One of these pictures became a scene, which I have taken a picture of once a month for the past eight years. At the end of each year, I make a slideshow.
 

After finishing school, I freelanced as a web designer for a couple years while looking for a full time job. Dawson Creek became a place to go, just to have a place to go, and get out of the house during the day. Sometimes I would  go in the mornings, when the park was inhabited by cheerful retired people who would greet passersby, and stay at home moms pushing strollers. Or, I would go later, when people were starting to get off work, and would look at you funny if you tried to greet them like the morning crowd. I typically avoided lunch time, because the place where I liked to park was often full during that time. When it rained, the park was braved by just a few slicker-wearing people.

There have been changes over the span of the decade. Trees have been taken down, or knocked down by storms. Small trees have grown larger. And new trees have been planted. The fauna has changed, for instance, there was a pair of African geese in 2008, that had appeared there, lived there for a while, and then disappeared. And now, there's a muscovy who appears every now and then.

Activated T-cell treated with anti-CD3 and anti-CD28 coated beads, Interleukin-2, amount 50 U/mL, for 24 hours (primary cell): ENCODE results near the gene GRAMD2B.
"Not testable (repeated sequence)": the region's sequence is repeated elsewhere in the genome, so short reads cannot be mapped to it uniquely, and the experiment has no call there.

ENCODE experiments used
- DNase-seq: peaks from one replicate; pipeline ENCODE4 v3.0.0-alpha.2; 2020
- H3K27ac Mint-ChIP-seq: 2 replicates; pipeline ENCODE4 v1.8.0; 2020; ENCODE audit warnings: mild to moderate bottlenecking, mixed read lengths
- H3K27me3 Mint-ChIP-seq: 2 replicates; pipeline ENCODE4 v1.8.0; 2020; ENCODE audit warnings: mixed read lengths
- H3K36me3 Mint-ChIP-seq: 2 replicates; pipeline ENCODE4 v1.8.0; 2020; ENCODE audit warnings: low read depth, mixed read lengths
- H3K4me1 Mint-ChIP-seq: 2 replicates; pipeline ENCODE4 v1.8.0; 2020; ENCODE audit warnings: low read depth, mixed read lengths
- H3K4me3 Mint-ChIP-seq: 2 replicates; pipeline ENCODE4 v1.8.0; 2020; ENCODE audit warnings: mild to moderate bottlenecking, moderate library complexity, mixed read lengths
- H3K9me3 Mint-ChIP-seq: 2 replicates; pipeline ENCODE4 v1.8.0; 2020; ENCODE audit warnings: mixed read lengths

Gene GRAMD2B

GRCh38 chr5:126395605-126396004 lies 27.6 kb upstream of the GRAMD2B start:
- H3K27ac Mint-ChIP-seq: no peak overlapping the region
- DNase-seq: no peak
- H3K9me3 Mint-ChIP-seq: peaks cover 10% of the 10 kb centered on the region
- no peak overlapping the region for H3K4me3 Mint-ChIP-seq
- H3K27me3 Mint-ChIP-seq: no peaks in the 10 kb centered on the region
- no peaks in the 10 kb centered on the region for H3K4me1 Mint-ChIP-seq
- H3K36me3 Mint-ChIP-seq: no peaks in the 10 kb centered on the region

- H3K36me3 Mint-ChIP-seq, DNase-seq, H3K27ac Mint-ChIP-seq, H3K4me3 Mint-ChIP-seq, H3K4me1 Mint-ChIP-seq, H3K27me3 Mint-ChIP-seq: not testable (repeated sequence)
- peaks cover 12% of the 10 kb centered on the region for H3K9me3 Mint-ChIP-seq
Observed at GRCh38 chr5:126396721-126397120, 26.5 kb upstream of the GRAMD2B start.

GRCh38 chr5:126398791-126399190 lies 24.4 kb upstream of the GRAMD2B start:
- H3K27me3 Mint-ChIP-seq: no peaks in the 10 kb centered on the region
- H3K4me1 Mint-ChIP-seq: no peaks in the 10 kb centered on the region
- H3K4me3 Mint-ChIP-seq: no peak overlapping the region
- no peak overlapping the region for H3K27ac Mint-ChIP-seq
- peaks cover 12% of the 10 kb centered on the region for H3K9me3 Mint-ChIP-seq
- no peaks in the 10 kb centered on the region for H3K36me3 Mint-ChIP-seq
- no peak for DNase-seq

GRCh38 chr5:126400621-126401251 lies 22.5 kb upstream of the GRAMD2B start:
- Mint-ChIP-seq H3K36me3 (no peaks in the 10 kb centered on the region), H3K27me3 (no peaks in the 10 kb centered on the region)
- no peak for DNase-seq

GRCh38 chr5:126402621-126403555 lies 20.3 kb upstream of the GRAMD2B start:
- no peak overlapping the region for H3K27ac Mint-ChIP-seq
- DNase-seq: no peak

In 2008, one day, I noticed that all the foot bridges were fenced up. After months, towards the end of the year, work crews finally came out to tear down the old bridges and build up new ones. When the new bridges seemed to be finished, there was a snow storm. This seemed to delay whatever the final finishing of the bridges actually was, before opening them up. I couldn't find any information on what was going on with the bridges. I took some pictures to blog about it, but before I could write the post, the fences were suddenly down.


The old bridges had metal railings, but the new one's have wood railings.


Now, the "new" bridges are aged and graying.


In 2012, I posted pictures from Dawson Creek to Instagram for the first time.


In the beginning of 2014, I began taking Spenser there for walks.


One day in 2014, I was walking across a footbridge, which had a tunnel of trees surrounding it. A large branch cracked and fell in front of my face.


Shortly after, the tree which provided the majority of the tunnel effect was taken down. Now, it's more of a tree arch.


It was kind of disappointing to lose the tree-covered bridge effect.


 Now Days, I enjoy going there with Chau-Anh. Over the years, I've rarely ever gone there with someone else; only a few times. It was sort of, my personal time. It was a time to reflect on things. Now, I enjoy bringing her into something which has been a personal part of my life throughout the last ten years.


To visit my Instagram page, go to https://www.instagram.com/jdubbstheatre/